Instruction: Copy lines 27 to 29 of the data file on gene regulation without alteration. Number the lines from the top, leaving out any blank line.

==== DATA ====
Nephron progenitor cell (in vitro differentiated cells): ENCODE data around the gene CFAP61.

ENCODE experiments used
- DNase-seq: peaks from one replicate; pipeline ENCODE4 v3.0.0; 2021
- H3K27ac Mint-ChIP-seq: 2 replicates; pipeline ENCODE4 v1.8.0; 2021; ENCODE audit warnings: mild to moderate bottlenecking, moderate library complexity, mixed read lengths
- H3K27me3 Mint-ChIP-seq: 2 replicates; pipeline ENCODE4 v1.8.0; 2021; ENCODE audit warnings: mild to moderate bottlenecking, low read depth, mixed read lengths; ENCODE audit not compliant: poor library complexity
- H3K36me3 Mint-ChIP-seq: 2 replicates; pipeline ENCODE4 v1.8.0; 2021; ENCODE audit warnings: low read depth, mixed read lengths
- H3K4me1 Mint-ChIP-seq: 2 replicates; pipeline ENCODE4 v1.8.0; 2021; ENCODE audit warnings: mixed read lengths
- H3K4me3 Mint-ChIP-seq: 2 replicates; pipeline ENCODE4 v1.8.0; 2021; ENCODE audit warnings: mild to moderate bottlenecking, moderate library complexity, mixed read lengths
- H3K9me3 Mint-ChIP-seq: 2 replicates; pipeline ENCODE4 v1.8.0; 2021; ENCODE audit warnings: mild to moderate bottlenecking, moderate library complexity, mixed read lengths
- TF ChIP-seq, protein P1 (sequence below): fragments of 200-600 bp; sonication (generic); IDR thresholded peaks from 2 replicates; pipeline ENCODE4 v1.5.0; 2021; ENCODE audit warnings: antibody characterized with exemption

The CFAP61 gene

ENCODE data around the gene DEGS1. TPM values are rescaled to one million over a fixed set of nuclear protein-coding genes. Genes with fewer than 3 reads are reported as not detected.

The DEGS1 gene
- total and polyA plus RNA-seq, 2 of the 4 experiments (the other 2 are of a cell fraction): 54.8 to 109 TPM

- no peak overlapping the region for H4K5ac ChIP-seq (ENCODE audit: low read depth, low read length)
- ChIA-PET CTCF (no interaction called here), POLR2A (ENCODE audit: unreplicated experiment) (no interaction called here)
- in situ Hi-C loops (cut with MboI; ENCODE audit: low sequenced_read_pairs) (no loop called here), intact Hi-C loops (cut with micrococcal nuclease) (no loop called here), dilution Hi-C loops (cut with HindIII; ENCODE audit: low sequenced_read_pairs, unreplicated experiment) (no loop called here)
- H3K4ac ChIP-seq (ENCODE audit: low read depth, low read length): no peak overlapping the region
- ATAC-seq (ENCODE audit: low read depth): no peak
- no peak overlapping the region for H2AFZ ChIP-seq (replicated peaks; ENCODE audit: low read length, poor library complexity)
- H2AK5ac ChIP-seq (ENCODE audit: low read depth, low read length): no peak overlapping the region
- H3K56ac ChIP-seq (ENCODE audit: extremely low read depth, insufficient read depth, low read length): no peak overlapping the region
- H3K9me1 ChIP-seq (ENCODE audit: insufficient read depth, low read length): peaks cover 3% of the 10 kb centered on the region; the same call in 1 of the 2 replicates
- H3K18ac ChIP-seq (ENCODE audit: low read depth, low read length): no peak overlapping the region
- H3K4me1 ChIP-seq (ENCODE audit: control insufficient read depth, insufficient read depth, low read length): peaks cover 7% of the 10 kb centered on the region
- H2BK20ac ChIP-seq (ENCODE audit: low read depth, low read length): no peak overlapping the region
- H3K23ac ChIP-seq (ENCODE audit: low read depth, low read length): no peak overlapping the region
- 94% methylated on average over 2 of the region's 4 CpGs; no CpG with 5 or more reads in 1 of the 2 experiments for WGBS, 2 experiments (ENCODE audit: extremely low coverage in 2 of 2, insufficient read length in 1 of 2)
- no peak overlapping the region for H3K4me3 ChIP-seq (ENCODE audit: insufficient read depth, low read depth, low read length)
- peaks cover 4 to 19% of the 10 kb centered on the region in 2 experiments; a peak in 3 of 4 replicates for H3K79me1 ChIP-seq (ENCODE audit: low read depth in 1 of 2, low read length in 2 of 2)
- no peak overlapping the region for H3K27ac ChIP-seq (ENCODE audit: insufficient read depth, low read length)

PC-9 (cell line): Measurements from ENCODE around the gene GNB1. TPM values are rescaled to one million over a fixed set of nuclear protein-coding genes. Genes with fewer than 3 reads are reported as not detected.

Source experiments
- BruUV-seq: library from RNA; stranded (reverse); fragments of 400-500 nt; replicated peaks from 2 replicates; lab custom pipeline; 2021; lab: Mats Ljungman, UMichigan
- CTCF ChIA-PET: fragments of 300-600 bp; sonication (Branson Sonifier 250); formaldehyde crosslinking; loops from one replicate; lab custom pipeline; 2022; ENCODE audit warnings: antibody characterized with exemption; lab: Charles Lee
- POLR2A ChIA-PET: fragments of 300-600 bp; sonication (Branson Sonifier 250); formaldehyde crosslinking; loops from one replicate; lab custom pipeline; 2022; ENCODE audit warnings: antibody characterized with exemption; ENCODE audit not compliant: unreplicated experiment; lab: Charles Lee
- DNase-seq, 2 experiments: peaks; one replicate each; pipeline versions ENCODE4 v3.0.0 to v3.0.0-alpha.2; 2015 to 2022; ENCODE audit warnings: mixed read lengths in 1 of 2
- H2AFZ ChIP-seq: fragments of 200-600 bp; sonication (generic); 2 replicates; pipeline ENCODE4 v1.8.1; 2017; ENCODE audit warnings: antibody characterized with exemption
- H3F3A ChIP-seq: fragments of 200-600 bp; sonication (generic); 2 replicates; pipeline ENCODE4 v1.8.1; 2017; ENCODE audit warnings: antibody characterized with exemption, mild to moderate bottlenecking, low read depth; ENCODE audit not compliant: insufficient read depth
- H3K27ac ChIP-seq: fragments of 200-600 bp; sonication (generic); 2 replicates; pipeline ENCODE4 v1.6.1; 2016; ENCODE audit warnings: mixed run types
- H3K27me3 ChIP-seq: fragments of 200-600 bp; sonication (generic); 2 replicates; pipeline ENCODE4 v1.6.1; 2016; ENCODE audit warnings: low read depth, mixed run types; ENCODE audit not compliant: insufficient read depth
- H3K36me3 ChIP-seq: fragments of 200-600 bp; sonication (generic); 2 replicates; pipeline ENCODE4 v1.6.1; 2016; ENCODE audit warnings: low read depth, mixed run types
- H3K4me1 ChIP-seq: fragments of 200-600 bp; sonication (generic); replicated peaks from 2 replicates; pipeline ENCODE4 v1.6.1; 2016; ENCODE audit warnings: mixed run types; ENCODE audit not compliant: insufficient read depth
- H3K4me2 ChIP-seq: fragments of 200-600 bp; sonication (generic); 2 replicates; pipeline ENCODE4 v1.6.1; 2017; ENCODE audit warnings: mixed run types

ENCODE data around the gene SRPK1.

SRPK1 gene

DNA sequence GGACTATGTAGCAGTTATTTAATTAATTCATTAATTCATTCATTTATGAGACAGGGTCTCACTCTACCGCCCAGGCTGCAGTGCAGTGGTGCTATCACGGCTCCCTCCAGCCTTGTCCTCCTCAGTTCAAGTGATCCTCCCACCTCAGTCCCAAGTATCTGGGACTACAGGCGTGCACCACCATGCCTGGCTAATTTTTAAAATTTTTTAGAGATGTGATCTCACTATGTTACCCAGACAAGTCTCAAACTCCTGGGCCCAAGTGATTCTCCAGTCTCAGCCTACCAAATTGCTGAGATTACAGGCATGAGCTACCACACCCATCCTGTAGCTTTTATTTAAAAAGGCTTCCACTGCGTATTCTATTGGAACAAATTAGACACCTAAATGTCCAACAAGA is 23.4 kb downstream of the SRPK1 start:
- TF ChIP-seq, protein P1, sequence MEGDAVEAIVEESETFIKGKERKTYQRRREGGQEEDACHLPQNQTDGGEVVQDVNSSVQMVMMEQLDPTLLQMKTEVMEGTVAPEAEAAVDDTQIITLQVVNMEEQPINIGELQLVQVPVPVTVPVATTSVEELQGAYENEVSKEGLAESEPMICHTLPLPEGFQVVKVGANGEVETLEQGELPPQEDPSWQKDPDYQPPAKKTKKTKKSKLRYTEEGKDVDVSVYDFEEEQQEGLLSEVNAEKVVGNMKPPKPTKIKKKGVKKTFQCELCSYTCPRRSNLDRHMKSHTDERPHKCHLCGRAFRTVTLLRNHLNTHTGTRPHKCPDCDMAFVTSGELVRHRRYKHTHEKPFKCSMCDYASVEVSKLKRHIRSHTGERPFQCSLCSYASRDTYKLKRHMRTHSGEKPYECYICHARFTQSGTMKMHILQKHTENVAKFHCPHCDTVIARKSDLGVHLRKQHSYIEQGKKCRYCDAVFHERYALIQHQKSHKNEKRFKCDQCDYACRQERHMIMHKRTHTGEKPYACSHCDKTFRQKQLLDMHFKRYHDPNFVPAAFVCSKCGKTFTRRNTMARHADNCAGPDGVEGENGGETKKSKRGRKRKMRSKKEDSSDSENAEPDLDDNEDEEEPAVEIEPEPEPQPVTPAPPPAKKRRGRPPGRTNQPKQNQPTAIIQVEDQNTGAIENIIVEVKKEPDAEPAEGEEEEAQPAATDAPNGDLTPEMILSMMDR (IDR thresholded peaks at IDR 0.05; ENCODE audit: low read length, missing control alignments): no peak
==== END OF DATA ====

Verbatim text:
- H3K23ac ChIP-seq (ENCODE audit: low read depth, low read length): no peak overlapping the region
- 94% methylated on average over 2 of the region's 4 CpGs; no CpG with 5 or more reads in 1 of the 2 experiments for WGBS, 2 experiments (ENCODE audit: extremely low coverage in 2 of 2, insufficient read length in 1 of 2)
- no peak overlapping the region for H3K4me3 ChIP-seq (ENCODE audit: insufficient read depth, low read depth, low read length)